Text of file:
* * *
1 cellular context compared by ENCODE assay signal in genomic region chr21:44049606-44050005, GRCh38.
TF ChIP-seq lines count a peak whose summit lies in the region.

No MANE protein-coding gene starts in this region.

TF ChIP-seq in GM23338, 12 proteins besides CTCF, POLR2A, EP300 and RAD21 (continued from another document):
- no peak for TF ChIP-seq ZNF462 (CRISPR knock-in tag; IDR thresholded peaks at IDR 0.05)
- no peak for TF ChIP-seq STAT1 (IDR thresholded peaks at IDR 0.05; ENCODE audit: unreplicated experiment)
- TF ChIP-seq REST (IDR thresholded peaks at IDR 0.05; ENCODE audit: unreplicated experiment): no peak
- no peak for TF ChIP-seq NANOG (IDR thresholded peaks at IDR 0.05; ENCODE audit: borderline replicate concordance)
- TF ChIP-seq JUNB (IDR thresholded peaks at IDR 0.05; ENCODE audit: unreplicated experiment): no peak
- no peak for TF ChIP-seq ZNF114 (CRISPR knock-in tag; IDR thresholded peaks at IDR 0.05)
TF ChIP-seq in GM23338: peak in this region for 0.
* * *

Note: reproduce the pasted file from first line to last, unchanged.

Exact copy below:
1 cellular context compared by ENCODE assay signal in genomic region chr21:44049606-44050005, GRCh38.
TF ChIP-seq lines count a peak whose summit lies in the region.

No MANE protein-coding gene starts in this region.

TF ChIP-seq in GM23338, 12 proteins besides CTCF, POLR2A, EP300 and RAD21 (continued from another document):
- no peak for TF ChIP-seq ZNF462 (CRISPR knock-in tag; IDR thresholded peaks at IDR 0.05)
- no peak for TF ChIP-seq STAT1 (IDR thresholded peaks at IDR 0.05; ENCODE audit: unreplicated experiment)
- TF ChIP-seq REST (IDR thresholded peaks at IDR 0.05; ENCODE audit: unreplicated experiment): no peak
- no peak for TF ChIP-seq NANOG (IDR thresholded peaks at IDR 0.05; ENCODE audit: borderline replicate concordance)
- TF ChIP-seq JUNB (IDR thresholded peaks at IDR 0.05; ENCODE audit: unreplicated experiment): no peak
- no peak for TF ChIP-seq ZNF114 (CRISPR knock-in tag; IDR thresholded peaks at IDR 0.05)
TF ChIP-seq in GM23338: peak in this region for 0.